I have always appreciated perspective and its remarkable value. Perspective provides clarity. A lack of ambiguity removes confusion. I recall taking algebra in high school. I have never been one to fully understand the value of algebra and my mind is skeptical about what it provides, so I start with a certain skepticism about anything that I struggle to make sense of. That was especially true of me as a high school student in an algebra class. But Mrs. Kirby was a masterful and convincing teacher.
You could tell that she loved two things. First of all, she had a genuine love for the practicality of mathematics. She spoke with conviction and passion for math and she seemed to want to pass this love on to her students. The other thing she loved was teaching. She had such a joyful, friendly way about her and she had the teaching thing down to an art. Her classes loved her. I loved her as a teacher because she would stop midstream to provide perspective if she saw a single confused face (a regular occurrence among us football players). Mrs. Kirby knew the importance of perspective and it’s value in creating clarity. A simple, “This is why we do this” was always helpful for me. Then, and only then, it made sense to me. Once I had perspective I was able to move on and grow in my understanding.
That’s what God has provided for us, too.
In II Samuel we see some pretty disturbing things. It’s easy to get lost in all of the violence and the insane choices that people make. Some of the craziness bothers our Western sensibilities and unless you look under the surface you might be in danger of losing perspective. It’s important to have a sense of your surroundings and hang on to all the facts. Context is vital. Some things will not make sense because we’re not used to that culture or the issues that were and are true of that particular time. Learning those particulars is helpful to gain perspective.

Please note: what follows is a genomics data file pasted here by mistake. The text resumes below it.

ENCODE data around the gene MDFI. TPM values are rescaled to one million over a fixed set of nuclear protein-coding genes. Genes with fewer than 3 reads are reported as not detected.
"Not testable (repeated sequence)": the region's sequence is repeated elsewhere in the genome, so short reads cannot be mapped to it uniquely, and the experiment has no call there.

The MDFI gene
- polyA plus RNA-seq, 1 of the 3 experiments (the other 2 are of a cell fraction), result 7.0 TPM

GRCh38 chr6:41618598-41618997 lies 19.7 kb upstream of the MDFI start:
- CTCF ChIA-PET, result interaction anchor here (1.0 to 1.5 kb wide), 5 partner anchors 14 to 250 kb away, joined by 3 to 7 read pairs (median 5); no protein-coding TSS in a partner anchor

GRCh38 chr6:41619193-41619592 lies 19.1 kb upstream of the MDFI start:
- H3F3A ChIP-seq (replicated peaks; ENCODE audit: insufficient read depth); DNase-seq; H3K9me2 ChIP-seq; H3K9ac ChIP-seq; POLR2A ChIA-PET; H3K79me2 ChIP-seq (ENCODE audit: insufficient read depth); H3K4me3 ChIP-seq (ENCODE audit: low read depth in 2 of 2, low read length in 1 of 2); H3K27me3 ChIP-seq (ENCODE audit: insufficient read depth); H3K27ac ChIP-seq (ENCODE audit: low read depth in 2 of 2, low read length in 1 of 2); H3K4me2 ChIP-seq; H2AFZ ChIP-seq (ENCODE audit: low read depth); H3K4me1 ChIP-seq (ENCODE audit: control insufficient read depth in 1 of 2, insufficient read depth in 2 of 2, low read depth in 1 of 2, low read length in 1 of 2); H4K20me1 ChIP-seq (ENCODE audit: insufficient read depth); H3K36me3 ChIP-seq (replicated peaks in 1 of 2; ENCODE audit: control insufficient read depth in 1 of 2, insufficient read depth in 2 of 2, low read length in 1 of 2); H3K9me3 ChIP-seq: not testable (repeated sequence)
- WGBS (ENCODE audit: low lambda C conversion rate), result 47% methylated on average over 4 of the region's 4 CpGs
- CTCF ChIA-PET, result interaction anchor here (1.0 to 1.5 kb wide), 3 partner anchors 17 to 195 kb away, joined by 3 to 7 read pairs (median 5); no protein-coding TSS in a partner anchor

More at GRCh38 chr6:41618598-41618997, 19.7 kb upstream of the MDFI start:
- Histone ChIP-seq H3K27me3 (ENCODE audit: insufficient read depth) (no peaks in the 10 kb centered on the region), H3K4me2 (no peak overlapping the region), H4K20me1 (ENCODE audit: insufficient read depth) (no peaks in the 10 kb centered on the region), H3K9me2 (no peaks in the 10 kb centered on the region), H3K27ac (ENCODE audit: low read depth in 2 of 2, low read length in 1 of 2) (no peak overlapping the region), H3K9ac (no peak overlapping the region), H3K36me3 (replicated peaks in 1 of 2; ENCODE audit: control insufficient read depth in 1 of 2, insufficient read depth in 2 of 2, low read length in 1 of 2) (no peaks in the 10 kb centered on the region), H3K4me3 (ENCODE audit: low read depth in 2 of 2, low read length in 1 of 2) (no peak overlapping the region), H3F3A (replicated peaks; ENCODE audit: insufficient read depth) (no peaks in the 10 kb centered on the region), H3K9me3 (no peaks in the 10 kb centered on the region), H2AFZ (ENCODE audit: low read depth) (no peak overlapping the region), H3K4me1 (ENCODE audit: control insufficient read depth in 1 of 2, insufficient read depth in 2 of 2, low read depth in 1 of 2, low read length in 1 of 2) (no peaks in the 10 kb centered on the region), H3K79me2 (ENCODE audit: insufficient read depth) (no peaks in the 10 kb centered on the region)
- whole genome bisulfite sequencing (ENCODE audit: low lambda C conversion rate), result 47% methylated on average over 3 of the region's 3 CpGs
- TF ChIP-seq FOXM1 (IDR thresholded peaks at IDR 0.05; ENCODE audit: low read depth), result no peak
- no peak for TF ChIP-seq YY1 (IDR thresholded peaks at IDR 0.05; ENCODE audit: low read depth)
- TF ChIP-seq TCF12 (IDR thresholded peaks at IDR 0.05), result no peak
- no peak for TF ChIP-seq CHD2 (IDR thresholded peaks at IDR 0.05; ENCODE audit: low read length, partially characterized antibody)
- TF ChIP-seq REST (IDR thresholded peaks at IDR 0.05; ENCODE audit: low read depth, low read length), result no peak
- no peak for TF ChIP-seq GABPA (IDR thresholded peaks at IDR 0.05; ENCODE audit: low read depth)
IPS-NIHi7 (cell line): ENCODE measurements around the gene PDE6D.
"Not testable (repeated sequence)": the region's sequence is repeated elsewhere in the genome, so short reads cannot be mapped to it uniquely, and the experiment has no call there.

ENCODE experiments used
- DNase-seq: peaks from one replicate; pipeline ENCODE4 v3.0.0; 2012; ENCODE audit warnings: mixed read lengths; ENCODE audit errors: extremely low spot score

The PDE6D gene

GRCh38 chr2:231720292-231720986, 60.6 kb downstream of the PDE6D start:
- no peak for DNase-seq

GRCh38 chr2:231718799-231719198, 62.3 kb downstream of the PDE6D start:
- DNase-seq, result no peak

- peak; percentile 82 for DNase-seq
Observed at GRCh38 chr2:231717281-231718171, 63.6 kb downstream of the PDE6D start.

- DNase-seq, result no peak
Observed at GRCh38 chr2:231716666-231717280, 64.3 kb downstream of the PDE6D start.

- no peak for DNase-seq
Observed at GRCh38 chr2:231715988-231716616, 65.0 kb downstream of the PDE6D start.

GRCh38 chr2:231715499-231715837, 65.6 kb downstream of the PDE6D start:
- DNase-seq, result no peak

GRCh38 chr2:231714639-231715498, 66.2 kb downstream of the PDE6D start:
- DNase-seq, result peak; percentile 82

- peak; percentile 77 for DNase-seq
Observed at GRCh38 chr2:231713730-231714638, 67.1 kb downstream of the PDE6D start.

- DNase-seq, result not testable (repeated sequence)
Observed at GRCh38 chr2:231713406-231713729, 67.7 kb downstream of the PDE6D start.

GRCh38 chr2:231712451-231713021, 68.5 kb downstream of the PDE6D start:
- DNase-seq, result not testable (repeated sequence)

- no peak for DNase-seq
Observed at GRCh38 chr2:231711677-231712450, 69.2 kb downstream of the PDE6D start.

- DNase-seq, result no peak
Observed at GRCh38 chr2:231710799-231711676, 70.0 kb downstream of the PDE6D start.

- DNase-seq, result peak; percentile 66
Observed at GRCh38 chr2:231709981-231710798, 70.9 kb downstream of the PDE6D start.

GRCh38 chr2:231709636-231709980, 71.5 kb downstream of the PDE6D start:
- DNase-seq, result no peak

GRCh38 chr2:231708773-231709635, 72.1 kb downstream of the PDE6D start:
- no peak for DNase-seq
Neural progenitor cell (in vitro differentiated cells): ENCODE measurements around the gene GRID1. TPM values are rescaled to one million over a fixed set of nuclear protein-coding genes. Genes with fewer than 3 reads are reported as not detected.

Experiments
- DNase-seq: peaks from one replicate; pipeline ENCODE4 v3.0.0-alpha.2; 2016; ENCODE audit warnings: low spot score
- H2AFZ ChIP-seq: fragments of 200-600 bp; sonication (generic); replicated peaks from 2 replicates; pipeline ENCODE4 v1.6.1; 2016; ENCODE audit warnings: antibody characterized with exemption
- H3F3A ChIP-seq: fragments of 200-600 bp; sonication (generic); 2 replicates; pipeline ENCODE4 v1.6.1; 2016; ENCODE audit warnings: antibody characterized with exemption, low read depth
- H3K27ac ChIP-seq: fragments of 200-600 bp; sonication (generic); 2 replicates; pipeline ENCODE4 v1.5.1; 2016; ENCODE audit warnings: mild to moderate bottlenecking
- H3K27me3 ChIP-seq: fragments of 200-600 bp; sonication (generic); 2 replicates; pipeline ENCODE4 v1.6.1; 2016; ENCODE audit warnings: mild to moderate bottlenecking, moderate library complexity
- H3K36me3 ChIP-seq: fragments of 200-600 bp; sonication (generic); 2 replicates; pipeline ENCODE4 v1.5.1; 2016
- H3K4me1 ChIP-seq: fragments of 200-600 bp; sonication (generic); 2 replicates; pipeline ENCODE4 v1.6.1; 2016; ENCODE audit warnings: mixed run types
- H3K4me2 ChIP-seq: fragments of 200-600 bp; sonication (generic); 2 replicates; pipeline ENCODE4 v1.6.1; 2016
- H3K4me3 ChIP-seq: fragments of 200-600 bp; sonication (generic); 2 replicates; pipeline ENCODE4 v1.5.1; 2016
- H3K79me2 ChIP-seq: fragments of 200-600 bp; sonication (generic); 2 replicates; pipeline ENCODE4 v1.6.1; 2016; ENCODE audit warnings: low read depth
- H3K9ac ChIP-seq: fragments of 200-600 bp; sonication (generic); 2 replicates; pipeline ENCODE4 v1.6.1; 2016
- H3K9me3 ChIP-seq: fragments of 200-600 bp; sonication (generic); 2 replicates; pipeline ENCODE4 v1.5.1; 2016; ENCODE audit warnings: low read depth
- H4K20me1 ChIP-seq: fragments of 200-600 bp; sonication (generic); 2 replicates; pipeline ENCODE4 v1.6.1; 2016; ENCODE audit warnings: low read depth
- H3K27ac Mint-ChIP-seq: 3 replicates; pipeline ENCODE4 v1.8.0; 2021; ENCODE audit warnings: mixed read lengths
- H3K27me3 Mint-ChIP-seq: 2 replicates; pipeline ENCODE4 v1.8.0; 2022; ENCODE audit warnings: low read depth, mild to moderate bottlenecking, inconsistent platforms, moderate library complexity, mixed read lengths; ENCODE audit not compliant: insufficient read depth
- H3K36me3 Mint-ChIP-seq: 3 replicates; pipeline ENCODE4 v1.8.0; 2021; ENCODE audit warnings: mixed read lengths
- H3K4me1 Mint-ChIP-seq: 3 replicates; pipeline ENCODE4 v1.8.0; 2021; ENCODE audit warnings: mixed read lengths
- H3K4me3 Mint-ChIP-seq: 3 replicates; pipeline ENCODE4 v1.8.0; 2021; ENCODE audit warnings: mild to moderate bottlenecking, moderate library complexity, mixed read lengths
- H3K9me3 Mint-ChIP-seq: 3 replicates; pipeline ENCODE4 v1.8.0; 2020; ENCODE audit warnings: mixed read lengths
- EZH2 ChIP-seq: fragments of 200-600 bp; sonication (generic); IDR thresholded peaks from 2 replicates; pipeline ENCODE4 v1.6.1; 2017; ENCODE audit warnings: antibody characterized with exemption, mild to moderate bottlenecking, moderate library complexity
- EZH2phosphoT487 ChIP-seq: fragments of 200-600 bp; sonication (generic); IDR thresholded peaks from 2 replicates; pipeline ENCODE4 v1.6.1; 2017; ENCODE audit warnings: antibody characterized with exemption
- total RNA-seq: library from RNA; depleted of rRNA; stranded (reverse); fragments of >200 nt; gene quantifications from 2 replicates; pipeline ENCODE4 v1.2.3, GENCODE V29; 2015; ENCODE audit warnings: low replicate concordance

It has been said by some critics of the Scriptures that the Old Testament is all about judgement and has a harsh and unrealistically deafening message about a despotic God. I humbly beg to differ. I think the New Testament is more about judgement (that is why Jesus had to die). The Old Testament is actually a display of amazing grace and mercy. How many crazy people does it take to test God’s patience with their covenant breaking ways over and over and over? It would seem that everyone in the Old Testament was a bit on the disobedient side (and those were some crazy people). But, mercy is extended time and time again. God shows remarkable patience in the life of Israel. So, one would be inaccurate to accuse God of being cruel, ambiguous or cryptic. He is crystal clear and, at first pass, it may seem difficult to understand that kind of wisdom. But it is really quite loving.
You see, in paganism one must appeal to whatever god he can because he has no sure way of knowing which god he has offended. Dale Ralph Davis writes in his commentary on 2 Samuel 21, “This miserable agnosticism plagues mankind as a whole – no one knows if he is committing sin or doing good as he lives out his life. That is paganism – nebulous, hopeless, cruel. But Yahweh is kind: he declares our guilt to us. That is the mercy of clarity.” He never beats around the bush. We are guilty of rebellion and self-centered thinking. Jeremiah 17:9 reminds us that our hearts are desperately evil. But God continues his clarity by providing a way toward him.
Indeed, God says to us that we must be perfect as he is. Then he covers us with this holiness through Jesus. He doesn’t stop with clarity on our rebellion. He then provides mercy. Clearly, that is perspective giving mercy. That is amazing grace. He is remarkable.
FN: Dale Ralph Davis. “2 Samuel: Out of Every Adversity.” p. 26.